3. ” The Tree Agreement” by Elise Paschen
This poem is an excellent illustration of the significance and beauty in ordinary moments, like when you argue with a neighbor over whether to cut down a tree, or whether to do it. “The Tree Agreement “The Tree Agreement,” Elise Paschen describes this conflict and the value she sees in the tree and her determination to preserve the tree. In using a brutal language to describe the removal of the tree, and using dark descriptions of neighbors, she demonstrates that she is awed by the tree, an amazing natural element that is growing within an urban area.

4. ” The Sun” by Dan Chiasson
This poem celebrates the force of the sun, and compares it to god. Dan Chiasson writes that the sun is the only thing that connects us all. The sun is the master of darkness, since the sun is “in charge of the imagination.” The sun is the one who makes stars disappear, however it makes stars appear everywhere.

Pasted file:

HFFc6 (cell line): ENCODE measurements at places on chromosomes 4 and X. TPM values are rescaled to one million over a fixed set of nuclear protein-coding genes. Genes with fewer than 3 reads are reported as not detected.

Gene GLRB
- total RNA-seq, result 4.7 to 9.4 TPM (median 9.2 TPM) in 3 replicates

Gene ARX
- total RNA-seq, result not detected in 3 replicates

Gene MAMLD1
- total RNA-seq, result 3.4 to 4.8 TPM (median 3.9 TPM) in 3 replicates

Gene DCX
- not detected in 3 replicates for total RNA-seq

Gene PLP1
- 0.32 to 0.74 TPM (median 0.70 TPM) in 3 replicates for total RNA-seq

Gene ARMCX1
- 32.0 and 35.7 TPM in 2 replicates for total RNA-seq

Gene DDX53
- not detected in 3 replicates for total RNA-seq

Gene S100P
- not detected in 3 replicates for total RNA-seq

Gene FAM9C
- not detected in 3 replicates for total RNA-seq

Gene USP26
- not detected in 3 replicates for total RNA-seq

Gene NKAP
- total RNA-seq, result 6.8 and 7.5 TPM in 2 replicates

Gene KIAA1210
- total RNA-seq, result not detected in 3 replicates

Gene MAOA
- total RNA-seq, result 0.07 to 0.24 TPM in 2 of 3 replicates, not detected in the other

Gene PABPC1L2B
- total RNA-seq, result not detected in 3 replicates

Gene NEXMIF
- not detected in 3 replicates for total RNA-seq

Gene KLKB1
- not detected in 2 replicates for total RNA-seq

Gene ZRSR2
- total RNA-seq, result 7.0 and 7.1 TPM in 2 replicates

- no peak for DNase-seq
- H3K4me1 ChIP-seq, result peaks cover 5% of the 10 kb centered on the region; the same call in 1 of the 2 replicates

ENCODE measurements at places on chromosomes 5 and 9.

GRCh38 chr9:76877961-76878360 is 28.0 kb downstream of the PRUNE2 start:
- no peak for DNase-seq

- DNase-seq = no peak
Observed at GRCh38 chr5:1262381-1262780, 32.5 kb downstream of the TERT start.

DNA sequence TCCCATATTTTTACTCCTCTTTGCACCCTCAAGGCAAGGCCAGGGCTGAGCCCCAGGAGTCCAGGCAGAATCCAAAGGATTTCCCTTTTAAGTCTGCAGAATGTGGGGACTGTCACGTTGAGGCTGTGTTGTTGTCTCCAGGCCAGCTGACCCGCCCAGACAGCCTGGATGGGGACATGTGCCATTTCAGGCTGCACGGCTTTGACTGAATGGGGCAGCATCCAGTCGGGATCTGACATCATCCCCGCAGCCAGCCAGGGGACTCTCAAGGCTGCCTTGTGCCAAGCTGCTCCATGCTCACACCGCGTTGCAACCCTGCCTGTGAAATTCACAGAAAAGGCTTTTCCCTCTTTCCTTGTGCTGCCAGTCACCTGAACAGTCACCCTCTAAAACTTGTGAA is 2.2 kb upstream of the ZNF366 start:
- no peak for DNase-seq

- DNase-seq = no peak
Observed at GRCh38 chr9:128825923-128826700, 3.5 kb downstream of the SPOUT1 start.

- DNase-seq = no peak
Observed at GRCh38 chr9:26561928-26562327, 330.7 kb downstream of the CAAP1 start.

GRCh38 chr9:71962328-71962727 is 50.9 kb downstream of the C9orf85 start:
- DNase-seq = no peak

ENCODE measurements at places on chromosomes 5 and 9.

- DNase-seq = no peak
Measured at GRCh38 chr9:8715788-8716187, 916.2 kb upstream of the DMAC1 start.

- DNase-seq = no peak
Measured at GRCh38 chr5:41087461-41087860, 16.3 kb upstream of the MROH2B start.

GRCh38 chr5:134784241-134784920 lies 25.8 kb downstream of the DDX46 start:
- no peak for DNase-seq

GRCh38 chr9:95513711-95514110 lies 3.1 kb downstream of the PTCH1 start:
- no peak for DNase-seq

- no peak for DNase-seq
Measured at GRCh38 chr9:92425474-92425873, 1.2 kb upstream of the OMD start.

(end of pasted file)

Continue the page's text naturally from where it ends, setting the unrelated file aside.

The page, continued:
5. ” Water” by Ralph Waldo Emerson
Similar to the poem before This poem focuses on the extraordinary power of water as well as its capacity to create and destroy. “Water,” however, is a perfect illustration of the art of not using one word added. In only 51 phrases, Ralph Waldo Emerson writes the way water can “doubleth joy” or just as easily “elegantly destroy.”

6. ” Caged Bird” by Maya Angelou
Don’t forget about animals , and their symbolism and power in poetry! In this famous poem Maya Angelou writes about a bird that is liberated and one that is confined as a metaphor to represent the limitations of racism. Angelou describes the bird that has wings that fly floating, hovers, as well as “dares to claim the sky.” She also describes the bird in a cage with wings clipped and feet that are tied “on the grave of dreams.” Although the bird isn’t equipped with wings — a traditional symbol of freedom — she understands what it is doing rather than fly.